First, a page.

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Lombardi, L.; Castaldi, M.J. Energy Recovery from Residual Municipal Solid Waste. Encyclopedia. Available online: https://encyclopedia.pub/entry/55385 (accessed on 21 April 2024).
Lombardi L, Castaldi MJ. Energy Recovery from Residual Municipal Solid Waste. Encyclopedia. Available at: https://encyclopedia.pub/entry/55385. Accessed April 21, 2024.
Lombardi, Lidia, Marco J. Castaldi. "Energy Recovery from Residual Municipal Solid Waste" Encyclopedia, https://encyclopedia.pub/entry/55385 (accessed April 21, 2024).
Lombardi, L., & Castaldi, M.J. (2024, February 23). Energy Recovery from Residual Municipal Solid Waste. In Encyclopedia. https://encyclopedia.pub/entry/55385
Lombardi, Lidia and Marco J. Castaldi. "Energy Recovery from Residual Municipal Solid Waste." Encyclopedia. Web. 23 February, 2024.
Energy Recovery from Residual Municipal Solid Waste
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Among the technologies for the recovery of energy from waste, in particular residual municipal solid waste (rMSW), combustion is the most widely used thermo-chemical treatment process associated with thermal and electric power production by a steam cycle, named, shortly, Waste to Energy (WtE). 

waste to energy gasification

1. Introduction

Waste management must take place in compliance with the well-known hierarchy (Figure 1a): (a) prevention; (b) preparation for reuse; (c) recycling; (d) recovery of other types, for example, energy recovery; and (e) disposal. This hierarchy represents the order of priority of what constitutes the best environmental option: it is in fact widely shared [1] that, in most cases, the recycling of materials makes it possible to obtain lower environmental impacts, compared to the recovery energy or disposal. However, there is a technical limit to recycling, especially for paper and plastic [2].
Figure 1. (a) Waste hierarchy; (b) circular economy approach.
More recently, reuse and recycling have found further support and encouragement through the introduction, at the European Union (EU) level, of the concept of circular economy (EC) (Figure 1b). The main attribute of this concept is a model of production and consumption that expects the sharing, loan, reuse, repair, refurbishment and recycling of existing materials and products for as long as possible. The Directive 2018/851/EU is basically an Action Plan for a new circular economy, with the subsequent packages of specific measures and rules, through which the European Commission is guiding the transition towards this new model. The EU imports around half of the raw materials it consumes [3]; therefore, the Directive has the aim of reducing the dependency on raw materials while simultaneously protecting the environment. It is expected that significant support for these activities will come from the EU Recovery Fund.
In this context, energy recovery may be considered a technology of the past. Yet when viewed in a more holistic context, sustainable waste management initiatives must consider all solutions and combine a pragmatic approach. For example, an over emphasis on the reuse and recycling of waste will not address streams that have been recycled multiple times or those that cannot be recycled or reused. Within the scope of municipal solid waste (MSW), everything that cannot be recycled, i.e., what is residual after separate waste collection (SWC), is named residual MSW (rMSW). Therefore, if the recovery of energy and materials is not considered to be a solution, those streams will be disposed of in a landfill, which is the lowest option on the waste hierarchy.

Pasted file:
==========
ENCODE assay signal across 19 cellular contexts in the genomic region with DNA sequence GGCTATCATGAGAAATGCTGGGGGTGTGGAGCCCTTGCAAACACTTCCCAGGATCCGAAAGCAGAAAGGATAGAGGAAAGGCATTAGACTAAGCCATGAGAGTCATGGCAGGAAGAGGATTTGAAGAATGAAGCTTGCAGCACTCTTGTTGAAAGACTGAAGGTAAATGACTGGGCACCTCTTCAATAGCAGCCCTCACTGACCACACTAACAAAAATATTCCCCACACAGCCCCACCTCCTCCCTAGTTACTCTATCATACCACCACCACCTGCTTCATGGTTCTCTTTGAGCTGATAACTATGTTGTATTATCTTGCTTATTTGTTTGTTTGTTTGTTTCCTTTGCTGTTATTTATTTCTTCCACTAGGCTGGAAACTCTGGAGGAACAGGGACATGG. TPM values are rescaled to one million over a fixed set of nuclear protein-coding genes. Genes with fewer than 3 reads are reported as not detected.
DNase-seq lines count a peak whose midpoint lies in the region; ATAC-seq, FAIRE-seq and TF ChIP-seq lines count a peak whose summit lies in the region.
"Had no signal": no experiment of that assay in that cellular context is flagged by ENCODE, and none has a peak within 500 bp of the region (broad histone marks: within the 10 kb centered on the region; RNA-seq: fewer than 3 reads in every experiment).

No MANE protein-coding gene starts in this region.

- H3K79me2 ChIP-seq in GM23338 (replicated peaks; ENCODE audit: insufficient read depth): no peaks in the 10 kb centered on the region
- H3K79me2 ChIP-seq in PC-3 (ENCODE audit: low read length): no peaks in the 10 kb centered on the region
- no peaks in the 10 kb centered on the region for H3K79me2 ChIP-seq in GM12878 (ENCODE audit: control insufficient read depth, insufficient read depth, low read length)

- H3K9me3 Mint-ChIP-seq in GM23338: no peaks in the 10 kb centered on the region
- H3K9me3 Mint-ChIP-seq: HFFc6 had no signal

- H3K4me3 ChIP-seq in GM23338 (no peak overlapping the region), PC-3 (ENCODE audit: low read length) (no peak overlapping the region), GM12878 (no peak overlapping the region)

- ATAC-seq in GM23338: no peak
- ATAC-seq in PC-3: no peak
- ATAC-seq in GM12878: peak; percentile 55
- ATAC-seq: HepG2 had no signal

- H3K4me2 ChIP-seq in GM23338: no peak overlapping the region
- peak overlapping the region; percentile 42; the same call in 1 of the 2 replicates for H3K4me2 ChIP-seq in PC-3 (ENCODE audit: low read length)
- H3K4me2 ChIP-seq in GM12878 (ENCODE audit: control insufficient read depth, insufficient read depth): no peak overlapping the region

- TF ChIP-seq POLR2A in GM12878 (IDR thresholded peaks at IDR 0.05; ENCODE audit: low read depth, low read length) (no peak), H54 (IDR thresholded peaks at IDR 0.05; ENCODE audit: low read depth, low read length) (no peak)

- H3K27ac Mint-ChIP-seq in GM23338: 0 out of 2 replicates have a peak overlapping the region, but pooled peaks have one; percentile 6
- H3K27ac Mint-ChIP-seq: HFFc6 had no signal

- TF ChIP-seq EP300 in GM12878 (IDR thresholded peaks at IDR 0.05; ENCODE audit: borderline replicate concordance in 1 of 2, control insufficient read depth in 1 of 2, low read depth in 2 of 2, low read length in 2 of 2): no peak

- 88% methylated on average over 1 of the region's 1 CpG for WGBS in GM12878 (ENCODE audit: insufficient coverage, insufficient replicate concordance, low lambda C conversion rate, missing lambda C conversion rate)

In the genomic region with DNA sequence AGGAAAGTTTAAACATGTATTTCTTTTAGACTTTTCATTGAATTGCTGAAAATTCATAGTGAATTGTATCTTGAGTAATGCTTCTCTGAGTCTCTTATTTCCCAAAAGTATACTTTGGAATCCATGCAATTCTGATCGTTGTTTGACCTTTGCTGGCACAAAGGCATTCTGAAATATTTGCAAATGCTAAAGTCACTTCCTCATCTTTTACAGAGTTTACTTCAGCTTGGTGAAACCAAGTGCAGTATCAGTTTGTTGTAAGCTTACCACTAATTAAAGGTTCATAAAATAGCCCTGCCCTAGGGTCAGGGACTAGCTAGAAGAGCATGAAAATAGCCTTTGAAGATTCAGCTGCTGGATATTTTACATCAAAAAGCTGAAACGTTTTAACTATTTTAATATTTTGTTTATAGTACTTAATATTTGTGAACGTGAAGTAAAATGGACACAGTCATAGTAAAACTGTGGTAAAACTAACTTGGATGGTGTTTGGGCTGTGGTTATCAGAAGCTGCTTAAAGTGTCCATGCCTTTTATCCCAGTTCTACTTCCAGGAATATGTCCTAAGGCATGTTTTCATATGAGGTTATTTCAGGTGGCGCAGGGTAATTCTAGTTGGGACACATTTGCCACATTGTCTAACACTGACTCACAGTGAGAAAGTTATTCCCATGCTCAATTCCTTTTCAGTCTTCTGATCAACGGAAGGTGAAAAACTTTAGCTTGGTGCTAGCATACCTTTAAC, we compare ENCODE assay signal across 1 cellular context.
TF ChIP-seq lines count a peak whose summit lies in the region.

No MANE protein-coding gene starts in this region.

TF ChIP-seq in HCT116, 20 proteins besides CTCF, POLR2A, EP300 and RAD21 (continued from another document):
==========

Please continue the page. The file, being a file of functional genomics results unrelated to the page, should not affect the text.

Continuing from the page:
2. MSW and Residual MSW

In 2020, the EU27 produced approximately 231 million (M) of tonnes (t) of MSW. The EU Directive 2018/851 (amending the previous 2008/98/EC) sets ambitious targets for preparing for reuse and recycling, which is to be achieved by 2025 (55%), 2030 (60%) and 2035 (65%).
The separate collection of relatively homogeneous flows of waste allows them to be sent to industrial recovery processes. However, separately collected waste may contain undesired materials (not recyclable and/or contaminated) that need to be removed to avoid performance losses of the separation/recovery facilities. The total scraps generated in the various pre-treatment and recycling phases of separately collected waste may reach approximately 20%, as has been found in Italy [4]
rMSW can be fed directly to combustion for energy recovery without expensive separation, with its average lower heating value (LHV) being around 10 MJ/kg in the EU and USA. However, it may be desirable and possible to send the rMSW to Mechanical Biological Treatment (MBT) plants to generate a combustible fraction, also named Refuse-Derived Fuel (RDF), whose LHV can be increased up to 15–16 MJ/kg. MBT plants typically generate output streams other than combustible fraction [5] such as recyclable metals and organics that can be stabilized and sent to landfills. RDF may comply with technical/legislative standards [6][7] and can be classified as a Solid Recovered Fuel (SRF). However, several studies have shown that the production of SRF or RDF appears justified only for the replacement of fossil fuels in cement kilns, power plants [8][9][10] and blast furnaces [11], rather than for feeding waste combustion plants. Especially in blast furnaces and cement kilns, high temperature combustion conditions (more than 1000 and 2000 °C, respectively) and long retention times assure the complete combustion and very low levels of several pollutants in the flue gas [11].

3. Waste Combustion with Energy Recovery: Waste to Energy

Among the technologies for the recovery of energy from waste, especially rMSW, combustion is the most widely used thermal treatment process and is commonly adopted. At present, there are more than 500 plants in the EU, 76 in USA and about 400 in China, where the overall treatment capacity has exceeded that of the EU’s [12]. It is characterized by using excess air, nearly 50% more than is required to completely combust the material, resulting in the transformation of rMSW into combustion gases (CO2, N2 and H2O) and the production of thermal energy.
The first incineration plants built in Europe and in the United States from the end of the 1800s to the mid-1900s aimed at realizing the fundamental characteristics of the incineration process on an industrial scale: sanitation, the elimination of putrescibility, relative odor problems and the reduction in volume (and mass). Indeed, combustion residue is represented by non-combustible elements, called slag/ashes, which have a volume that is 80–90% lower than that of the incoming waste [13] and which are not subject to putrefaction.